How to photograph theme parks :: Digital Photo Secrets

How to photograph theme parks

by David Peterson 0 comments

Ah, the family vacation. If you have small children, you've long ago left behind the idea of a romantic holiday in Paris, visiting The Louvre or backpacking in the high country. Your holiday destinations no longer include wine trains, fancy restaurants, and nightlife. These days your vacations are all about the kids.

Of course, I think it's pretty safe to say that all but the snobbiest of parents love Disneyland. Even if you don't much like the crowds and the long lines, you have to love the looks on your kids’ faces when they get to meet Elsa, Captain Jack, or The Mouse himself in person. But theme parks can be hazardous, too, both for your sanity and for your camera. What are some of the best (and safest) ways to capture those theme park adventures? Keep reading to find out.

  • Olympus E-M5
  • 3200
  • f/1.4
  • 0.04 sec (1/25)
  • 25 mm

Meow, Meow, A Pirate's Life for Me! by Flickr user Brett Kiger

Disneyland, or any big theme park, is a major ordeal for any family. Most people don't just go to Disneyland on a whim for a single afternoon—it's almost always a multi-day adventure that they spend months planning (and let's not forget the thousands of dollars they're likely to end up spending before the journey is over). So think about Disneyland as more of an experience than a simple destination. And start capturing photographs early—during the planning and preparation stages.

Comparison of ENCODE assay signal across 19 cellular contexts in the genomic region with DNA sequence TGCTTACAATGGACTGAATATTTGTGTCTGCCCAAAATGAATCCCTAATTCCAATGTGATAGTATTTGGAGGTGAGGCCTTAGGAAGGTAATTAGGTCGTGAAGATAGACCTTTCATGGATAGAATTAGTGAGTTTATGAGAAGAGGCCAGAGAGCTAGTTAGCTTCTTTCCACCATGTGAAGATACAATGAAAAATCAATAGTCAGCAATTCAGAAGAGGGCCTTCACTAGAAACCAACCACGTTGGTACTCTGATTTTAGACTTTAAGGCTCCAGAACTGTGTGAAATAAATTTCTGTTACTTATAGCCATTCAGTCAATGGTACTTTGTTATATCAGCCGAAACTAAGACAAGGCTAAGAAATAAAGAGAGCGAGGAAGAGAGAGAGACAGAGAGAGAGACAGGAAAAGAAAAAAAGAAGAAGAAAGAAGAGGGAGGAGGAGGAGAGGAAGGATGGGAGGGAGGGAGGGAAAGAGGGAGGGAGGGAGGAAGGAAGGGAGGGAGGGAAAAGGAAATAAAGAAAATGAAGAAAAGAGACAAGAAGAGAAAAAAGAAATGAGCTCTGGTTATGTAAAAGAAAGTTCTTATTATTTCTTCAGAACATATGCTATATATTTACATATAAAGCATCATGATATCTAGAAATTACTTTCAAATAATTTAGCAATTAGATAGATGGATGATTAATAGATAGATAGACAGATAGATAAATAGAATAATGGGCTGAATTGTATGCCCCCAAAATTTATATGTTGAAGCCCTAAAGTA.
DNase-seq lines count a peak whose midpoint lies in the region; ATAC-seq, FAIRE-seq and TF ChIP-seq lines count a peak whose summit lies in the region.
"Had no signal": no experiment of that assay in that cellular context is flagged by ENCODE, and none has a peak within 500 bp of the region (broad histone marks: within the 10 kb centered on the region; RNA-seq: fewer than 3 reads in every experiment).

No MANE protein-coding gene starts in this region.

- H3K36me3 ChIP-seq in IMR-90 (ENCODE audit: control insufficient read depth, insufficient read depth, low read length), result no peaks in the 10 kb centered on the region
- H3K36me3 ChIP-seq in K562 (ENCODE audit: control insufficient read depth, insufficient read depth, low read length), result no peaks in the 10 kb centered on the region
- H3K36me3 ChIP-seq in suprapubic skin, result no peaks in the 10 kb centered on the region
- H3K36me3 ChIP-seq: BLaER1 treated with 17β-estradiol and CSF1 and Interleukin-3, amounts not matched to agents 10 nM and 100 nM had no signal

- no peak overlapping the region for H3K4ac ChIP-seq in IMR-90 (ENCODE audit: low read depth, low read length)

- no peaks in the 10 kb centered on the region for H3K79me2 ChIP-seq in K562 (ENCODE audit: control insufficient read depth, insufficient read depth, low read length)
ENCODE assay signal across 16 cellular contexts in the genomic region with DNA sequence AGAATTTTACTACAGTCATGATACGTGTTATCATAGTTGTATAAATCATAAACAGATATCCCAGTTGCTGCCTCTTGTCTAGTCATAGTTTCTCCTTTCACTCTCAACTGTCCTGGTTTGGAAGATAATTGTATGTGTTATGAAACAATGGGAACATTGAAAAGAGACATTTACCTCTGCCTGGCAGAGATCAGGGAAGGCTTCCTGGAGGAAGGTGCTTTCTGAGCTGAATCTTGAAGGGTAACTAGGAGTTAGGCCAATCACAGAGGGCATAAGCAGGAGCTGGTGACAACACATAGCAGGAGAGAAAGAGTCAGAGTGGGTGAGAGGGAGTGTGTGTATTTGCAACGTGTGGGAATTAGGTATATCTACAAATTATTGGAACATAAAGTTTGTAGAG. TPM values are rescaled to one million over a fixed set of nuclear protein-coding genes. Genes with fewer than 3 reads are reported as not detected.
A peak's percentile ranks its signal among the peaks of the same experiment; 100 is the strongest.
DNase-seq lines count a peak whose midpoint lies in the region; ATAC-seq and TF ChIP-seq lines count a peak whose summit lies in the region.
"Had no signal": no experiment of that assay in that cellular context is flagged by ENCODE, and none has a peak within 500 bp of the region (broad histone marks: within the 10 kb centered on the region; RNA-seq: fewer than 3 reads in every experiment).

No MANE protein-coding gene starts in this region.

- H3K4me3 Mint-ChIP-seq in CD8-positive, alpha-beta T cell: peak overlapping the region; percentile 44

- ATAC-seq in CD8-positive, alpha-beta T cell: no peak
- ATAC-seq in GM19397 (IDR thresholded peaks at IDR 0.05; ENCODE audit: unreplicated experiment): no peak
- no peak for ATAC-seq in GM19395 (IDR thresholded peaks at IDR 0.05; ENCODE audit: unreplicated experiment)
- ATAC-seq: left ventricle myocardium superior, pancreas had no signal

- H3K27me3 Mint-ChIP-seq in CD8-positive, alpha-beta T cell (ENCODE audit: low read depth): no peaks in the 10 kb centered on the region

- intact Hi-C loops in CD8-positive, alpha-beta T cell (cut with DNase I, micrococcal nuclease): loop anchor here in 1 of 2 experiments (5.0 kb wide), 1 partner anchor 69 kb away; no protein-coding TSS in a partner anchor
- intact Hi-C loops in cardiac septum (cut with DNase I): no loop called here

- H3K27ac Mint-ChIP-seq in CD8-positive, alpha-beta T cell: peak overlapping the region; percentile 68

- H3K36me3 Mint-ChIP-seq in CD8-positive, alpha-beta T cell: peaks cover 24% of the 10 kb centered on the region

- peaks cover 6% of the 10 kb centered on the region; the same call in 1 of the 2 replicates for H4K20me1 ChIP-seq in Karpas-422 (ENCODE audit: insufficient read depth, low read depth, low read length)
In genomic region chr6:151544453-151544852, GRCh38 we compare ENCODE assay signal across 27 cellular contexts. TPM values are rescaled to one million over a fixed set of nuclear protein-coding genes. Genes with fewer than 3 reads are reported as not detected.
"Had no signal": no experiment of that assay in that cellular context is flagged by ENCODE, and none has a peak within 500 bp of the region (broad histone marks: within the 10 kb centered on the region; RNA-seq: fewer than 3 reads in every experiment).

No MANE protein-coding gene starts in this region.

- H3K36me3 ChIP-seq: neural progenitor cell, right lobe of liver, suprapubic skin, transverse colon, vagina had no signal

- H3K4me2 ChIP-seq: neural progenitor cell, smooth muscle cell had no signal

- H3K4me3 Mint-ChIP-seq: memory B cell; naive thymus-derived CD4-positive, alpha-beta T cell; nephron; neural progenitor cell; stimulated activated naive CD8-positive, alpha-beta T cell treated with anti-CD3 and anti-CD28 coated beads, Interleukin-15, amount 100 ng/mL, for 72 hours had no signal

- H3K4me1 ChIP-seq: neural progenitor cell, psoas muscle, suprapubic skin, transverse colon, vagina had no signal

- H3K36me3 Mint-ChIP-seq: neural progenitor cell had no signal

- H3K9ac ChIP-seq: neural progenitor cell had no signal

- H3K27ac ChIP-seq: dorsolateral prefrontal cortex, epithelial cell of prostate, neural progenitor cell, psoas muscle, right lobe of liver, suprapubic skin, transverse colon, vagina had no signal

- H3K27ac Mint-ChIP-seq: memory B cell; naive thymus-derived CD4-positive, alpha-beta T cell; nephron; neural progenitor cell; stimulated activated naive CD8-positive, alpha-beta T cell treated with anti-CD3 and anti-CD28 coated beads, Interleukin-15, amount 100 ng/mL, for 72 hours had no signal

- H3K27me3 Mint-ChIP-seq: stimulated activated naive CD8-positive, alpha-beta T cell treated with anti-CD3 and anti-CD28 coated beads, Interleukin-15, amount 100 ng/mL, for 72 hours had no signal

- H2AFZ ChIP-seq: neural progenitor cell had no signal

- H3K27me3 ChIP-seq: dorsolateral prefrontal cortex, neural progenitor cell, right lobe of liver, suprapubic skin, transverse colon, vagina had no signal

Your trip does not just begin when you walk through the gates of the Magic Kingdom—it begins the moment you tell your kids that you're going to Disneyland. Make sure you have your camera ready and take a photo of them after the big reveal. Now move onto the preparations—capture the packing process, shoot the kids just after they get up early that morning, and capture the anticipation before the long drive. And don't forget to also capture the boredom of the car trip, the stops along the way and the moment when they first see the theme park through the car window. And then of course there are individual shots you need to make sure you're capturing once you are inside the park—think about all the rides you're likely to go on and what photos you might want to capture of those particular rides. Or, you can go a little more generic and simply make a list of the types of shots you might want to get at each individual ride, such as waiting in line, looking at the ride cars before you actually get on them, the anticipation just before those cars take off and the excitement and disorientation that happens afterwards.